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Ethnic Studies Bill Heads to Governor's Desk

Oregon students led the passage of a bill creating ethnic studies in the state's K-12 schools. (APANO)
Oregon students led the passage of a bill creating ethnic studies in the state's K-12 schools. (APANO)
June 23, 2017

SALEM, Ore. – Students and racial-justice groups in the state are among those applauding a bill now on the governor's desk that should make Oregon schools feel more inclusive for students of color.

Under House Bill 2845, the Oregon Department of Education will adopt ethnic studies standards in social studies classes for K-12 schools statewide.

Zahir Janmohamed is policy director of the Asian Pacific American Network of Oregon, one of the groups that backed the bill. He says Oregon students are the ones who pushed for it.

"It didn't come about from academics, it didn't come about from sort of policy groups, it came about from youth," he says. "So, this is really their victory today."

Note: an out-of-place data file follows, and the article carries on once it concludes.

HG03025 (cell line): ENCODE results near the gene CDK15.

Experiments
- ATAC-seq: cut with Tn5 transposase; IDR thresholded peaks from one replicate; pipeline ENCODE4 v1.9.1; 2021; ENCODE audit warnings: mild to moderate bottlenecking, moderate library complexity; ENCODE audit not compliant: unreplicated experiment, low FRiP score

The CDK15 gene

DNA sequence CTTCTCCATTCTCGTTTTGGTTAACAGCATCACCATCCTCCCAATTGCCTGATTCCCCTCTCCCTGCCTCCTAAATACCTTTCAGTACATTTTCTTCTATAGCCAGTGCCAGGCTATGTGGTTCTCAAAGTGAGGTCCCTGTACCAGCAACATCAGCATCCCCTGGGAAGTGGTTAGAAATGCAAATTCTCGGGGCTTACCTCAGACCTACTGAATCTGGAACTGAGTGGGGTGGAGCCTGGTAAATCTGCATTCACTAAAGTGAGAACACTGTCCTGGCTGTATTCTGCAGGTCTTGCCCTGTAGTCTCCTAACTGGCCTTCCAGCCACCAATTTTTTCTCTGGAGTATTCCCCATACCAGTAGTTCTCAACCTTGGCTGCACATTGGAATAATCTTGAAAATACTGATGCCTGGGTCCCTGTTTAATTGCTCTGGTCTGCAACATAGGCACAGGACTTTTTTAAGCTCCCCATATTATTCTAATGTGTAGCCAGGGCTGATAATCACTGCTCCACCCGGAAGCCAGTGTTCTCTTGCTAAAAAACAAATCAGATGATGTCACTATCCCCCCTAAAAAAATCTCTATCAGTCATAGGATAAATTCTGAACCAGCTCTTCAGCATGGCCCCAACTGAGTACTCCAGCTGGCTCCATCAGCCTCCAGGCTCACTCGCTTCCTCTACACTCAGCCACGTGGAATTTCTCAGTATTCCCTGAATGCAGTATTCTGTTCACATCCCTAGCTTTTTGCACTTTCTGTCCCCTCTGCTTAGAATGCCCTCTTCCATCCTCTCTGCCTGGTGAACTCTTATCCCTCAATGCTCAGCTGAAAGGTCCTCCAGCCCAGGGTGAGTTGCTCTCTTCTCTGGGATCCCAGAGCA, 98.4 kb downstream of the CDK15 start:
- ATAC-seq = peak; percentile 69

California is the only other state to establish ethnic studies standards. The new standards will focus on the histories of communities of color, as well as Jewish and LGBTQ communities, and gender groups.

Lamar Wise, the legislative director of the Oregon Student Association says students of color in Oregon have been concerned for a long time about the lack of representation in textbooks and the curriculum.

Wise says the problem has even contributed to higher absenteeism. However, he says the recent rise in hate crimes, such as a racially-motivated stabbing on a Portland train, heightened the urgency of this bill.

"The frustration from students has come to a point where it's climaxed, and there's been an upswell of students and organizations who wanted to address it," he explains. "And I think legislators also felt that same way, which is why they passed the bill."

After Gov. Kate Brown signs the bill, Wise says his group and others will be watching as the Oregon Department of Education develops rules and assembles an advisory committee. For now, he commends the students' grassroots movement that helped get this bill passed.

"There was a lot of planning that went into it, and students did a great job in making sure that they were leading the effort and that their stories were at the forefront," Wise adds.

Eric Tegethoff, Public News Service - OR